PTC Therapeutics Launches Trial Testing Vatiquinone in Children, Young Adults
The international trial had experienced earlier delays due to the COVID-19 pandemic. Called MOVE-FA (NCT04577352), it is meant to support potential requests during vatiquinone’s regulatory approval for FA.
“The initiation of another pivotal trial this year is a major milestone for PTC,” Stuart W. Peltz, PhD, PTC’s co-founder and CEO, said in a press release. “Previous clinical trial results give us confidence in vatiquinone’s potential in treating patients living with this devastating disease.”
Participants will be recruited at several sites across the U.S., Canada, Europe, Australia, and Latin America; more information on contacts and locations can be found here.
“We are excited for the PTC743 program to reach this milestone of opening enrollment of the MOVE-FA clinical trial and we look forward to assisting PTC with recruitment in the U.S. and internationally,” said Jennifer Farmer, the CEO of the Friedreich’s Ataxia Research Alliance (FARA).
“FARA and the FA community are grateful to PTC Therapeutics for their commitment to advancing treatments for Friedreich ataxia,” Farmer added.
The platform uses biochemical knowledge to aid in the development of therapies that target oxidoreductases — a family of enzymes believed to play a central role in the diseases of the nervous system.
An orally administered small molecule, Vatiquinone works by blocking the activity of 15-lipoxygenase, a key oxidoreductase regulating the oxidative stress and neuroinflammation that underly many neurological diseases, including Friedreich’s ataxia.
Oxidative stress occurs when the production of potentially harmful free radicals outweighs cells’ antioxidant defense, which can lead to cellular damage.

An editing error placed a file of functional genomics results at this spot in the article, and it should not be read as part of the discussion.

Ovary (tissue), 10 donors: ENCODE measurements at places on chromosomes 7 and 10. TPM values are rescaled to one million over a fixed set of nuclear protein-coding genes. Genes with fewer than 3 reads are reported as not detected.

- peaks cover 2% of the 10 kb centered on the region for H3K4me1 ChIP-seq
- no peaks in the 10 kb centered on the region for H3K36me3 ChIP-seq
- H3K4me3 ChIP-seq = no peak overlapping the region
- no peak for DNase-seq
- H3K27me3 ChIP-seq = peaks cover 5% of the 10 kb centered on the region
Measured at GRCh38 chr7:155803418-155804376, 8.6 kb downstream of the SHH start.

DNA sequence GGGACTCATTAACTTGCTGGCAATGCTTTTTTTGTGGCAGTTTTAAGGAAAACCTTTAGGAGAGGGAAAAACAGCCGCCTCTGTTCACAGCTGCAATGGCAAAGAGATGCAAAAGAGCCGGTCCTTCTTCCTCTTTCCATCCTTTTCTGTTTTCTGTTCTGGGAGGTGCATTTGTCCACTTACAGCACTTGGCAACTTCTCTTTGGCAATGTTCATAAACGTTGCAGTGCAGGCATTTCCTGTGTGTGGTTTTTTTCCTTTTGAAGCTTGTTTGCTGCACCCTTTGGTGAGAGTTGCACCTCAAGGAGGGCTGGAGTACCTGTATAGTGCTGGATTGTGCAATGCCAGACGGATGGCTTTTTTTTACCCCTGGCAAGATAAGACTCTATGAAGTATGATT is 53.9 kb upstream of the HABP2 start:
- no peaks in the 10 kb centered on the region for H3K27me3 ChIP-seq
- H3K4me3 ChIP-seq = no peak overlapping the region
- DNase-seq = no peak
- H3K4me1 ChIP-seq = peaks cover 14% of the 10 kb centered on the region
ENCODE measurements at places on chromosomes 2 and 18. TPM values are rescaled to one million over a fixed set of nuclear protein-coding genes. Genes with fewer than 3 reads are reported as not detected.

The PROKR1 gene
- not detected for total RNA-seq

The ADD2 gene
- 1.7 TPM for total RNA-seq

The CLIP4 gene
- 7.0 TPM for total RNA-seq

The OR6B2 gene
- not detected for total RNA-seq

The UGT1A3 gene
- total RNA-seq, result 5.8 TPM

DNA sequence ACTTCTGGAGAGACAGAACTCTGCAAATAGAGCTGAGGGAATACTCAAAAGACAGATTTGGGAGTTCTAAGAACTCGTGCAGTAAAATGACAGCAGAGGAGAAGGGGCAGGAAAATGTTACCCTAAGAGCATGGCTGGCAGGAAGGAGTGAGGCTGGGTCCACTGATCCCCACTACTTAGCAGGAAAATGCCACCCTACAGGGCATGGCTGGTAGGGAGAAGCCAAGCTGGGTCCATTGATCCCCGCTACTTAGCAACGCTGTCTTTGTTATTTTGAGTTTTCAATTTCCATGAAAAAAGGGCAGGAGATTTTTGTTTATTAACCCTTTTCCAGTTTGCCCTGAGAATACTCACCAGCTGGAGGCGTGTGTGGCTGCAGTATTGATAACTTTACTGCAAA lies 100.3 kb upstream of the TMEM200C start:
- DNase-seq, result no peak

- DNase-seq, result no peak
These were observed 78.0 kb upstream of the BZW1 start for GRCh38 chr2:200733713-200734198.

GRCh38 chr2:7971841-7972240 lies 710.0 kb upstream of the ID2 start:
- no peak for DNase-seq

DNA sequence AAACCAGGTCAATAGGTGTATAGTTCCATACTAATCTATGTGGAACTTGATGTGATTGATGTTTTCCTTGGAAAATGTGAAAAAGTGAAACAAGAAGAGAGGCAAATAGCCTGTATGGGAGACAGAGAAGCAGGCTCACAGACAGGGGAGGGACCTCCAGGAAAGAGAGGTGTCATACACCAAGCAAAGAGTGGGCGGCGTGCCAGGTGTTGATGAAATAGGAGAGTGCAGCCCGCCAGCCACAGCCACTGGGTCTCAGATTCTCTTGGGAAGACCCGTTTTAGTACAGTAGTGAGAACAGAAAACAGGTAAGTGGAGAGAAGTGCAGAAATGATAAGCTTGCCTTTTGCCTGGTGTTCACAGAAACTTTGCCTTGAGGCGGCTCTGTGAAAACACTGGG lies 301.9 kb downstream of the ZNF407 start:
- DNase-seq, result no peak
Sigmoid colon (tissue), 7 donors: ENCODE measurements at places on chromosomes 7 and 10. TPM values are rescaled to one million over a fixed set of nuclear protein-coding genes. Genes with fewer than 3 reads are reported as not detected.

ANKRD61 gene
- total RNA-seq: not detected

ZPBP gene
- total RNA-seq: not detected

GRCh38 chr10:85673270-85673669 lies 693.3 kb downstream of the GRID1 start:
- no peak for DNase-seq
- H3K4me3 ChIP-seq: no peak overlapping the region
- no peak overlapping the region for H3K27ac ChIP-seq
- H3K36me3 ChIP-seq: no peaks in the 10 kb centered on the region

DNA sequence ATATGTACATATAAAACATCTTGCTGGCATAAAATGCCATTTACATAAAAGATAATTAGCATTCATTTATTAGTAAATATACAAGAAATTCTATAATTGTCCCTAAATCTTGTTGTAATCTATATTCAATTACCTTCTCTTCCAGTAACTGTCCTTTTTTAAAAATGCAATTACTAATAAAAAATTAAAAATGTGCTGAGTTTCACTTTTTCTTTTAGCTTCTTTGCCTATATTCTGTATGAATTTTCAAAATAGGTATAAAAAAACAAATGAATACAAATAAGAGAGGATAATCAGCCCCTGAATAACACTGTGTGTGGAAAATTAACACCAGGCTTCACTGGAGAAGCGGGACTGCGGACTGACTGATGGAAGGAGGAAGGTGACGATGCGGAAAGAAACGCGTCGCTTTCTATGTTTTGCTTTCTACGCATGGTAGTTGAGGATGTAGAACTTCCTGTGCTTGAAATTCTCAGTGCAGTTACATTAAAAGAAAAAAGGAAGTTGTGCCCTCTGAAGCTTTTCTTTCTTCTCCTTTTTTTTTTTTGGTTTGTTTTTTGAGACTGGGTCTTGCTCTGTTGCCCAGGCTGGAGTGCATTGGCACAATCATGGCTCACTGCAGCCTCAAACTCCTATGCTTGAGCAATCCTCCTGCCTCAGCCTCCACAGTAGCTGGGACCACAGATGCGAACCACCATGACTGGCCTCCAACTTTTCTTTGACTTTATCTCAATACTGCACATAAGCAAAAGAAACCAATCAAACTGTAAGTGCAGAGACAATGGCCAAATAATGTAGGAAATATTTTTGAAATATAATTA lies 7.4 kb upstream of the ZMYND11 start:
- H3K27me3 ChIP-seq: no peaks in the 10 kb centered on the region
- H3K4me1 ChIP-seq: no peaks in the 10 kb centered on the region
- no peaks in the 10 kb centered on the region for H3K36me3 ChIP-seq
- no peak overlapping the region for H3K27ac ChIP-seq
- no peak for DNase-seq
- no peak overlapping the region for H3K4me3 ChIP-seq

The small molecule can cross the blood-brain barrier, meaning it has the potential to exert its effects in the central nervous system (CNS), comprised of the brain and spinal cord. This barrier tightly regulates what substances from the bloodstream can access the brain, and crossing it is often a challenge for brain-targeting therapies.
Vatiquinone has been previously tested in more than 500 patients with up to 10 years of treatment exposure, demonstrating a favorable safety profile.
Notably, data from a small Phase 2 trial (NCT01962363) involving three people with FA showed that six months of vatiquinone treatment significantly lessened disease severity, compared with the natural course of the disease in age- and stage-matched untreated patients. These benefits were kept after 18 months of treatment.
These promising results earned the therapy orphan drug and fast track designations by the U.S. Food and Drug Administration (FDA) for the treatment of FA. Both designations are meant to accelerate a potential therapy’s clinical development and review.
The upcoming MOVE-FA Phase 3 study is designed to evaluate vatiquinone’s safety and effectiveness in about 110 FA patients, ages 7 and older, who are able to walk at least 10 feet (about three meters) in one minute with or without assistance.
At study entry, the participants will be divided by degree of disease severity — as assessed by the modified Friedreich’s Ataxia Rating Scale (mFARS) — age of disease onset (before or after 14 years of age), and age at screening (up to 21 years or older).
Then, patients will be randomly assigned to receive an oral capsule of either vatiquinone or a placebo, three times a day, for 72 weeks (nearly 1.5 years).
Vatiquinone will be given in 200 mg capsules to children up to age 12 and weighing less than 25 kilograms (about 55 lbs). Older patients or those weighing 25 kilograms or more will receive 400 mg capsules.
MOVE-FA’s main goal is to assess changes in the mFARS over 18 months, while key secondary goals include changes in walking ability, activities of daily living, and the participants’ number of falls. These goals were defined in consultation with both the FDA and the European Medicines Agency, the regulatory agency for the EU.
After completing 72 weeks of treatment, the participants will have the option to enter the trial’s open-label extension phase, in which all will receive vatiquinone for 24 weeks (nearly six months). After the last dose, the patients will be followed for 10 to 30 days for safety purposes.
“This is the third clinical trial initiated this year based on compounds using our Bio-e platform,” Peltz said.
The other two include a Phase 2/3 trial (NCT04378075) of vatiquinone in children and adolescents with refractory mitochondrial epilepsy, and a Phase 1 study of PTC857, PTC’s second Bio-e platform compound being developed for Parkinson’s disease. The PTC857 study involves healthy volunteers.